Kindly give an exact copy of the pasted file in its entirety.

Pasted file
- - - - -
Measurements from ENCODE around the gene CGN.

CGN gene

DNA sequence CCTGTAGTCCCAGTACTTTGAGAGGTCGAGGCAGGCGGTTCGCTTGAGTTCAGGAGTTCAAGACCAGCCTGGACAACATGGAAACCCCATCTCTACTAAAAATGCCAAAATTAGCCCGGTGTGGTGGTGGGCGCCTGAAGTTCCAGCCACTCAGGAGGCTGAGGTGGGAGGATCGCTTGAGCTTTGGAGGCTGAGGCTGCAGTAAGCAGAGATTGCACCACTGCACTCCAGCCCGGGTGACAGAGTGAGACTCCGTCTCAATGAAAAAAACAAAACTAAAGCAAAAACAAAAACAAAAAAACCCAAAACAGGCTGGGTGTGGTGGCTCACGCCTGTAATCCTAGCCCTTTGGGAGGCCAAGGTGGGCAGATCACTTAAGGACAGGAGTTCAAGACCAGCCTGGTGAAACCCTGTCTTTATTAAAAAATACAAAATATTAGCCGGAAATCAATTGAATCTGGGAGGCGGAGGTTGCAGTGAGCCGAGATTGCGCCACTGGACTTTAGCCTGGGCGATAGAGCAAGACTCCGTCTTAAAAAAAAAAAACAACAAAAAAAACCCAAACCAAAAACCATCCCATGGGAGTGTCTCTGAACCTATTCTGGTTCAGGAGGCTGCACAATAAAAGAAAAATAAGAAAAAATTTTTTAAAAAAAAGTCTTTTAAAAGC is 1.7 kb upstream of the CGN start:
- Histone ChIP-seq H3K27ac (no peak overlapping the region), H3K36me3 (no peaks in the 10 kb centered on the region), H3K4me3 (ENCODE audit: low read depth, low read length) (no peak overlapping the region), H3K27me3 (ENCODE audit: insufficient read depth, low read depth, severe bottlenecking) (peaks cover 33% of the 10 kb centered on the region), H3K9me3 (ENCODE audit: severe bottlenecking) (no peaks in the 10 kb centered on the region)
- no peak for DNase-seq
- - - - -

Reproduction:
Measurements from ENCODE around the gene CGN.

CGN gene

DNA sequence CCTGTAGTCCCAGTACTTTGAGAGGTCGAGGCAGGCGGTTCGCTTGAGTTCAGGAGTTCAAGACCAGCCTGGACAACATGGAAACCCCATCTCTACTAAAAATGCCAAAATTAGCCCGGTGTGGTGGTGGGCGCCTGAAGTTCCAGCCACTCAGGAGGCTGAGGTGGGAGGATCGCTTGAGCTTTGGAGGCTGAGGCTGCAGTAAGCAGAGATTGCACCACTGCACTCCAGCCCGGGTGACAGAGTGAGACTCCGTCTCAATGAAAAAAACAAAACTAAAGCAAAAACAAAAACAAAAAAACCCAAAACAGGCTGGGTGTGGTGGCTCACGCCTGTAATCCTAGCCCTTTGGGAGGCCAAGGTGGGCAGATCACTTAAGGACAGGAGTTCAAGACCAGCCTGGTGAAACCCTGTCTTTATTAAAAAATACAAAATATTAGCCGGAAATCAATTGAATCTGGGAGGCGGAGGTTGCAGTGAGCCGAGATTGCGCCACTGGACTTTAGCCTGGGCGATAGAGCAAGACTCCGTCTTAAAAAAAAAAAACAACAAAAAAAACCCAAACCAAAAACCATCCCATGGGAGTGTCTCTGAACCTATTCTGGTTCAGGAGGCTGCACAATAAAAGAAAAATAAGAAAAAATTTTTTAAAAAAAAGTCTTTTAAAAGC is 1.7 kb upstream of the CGN start:
- Histone ChIP-seq H3K27ac (no peak overlapping the region), H3K36me3 (no peaks in the 10 kb centered on the region), H3K4me3 (ENCODE audit: low read depth, low read length) (no peak overlapping the region), H3K27me3 (ENCODE audit: insufficient read depth, low read depth, severe bottlenecking) (peaks cover 33% of the 10 kb centered on the region), H3K9me3 (ENCODE audit: severe bottlenecking) (no peaks in the 10 kb centered on the region)
- no peak for DNase-seq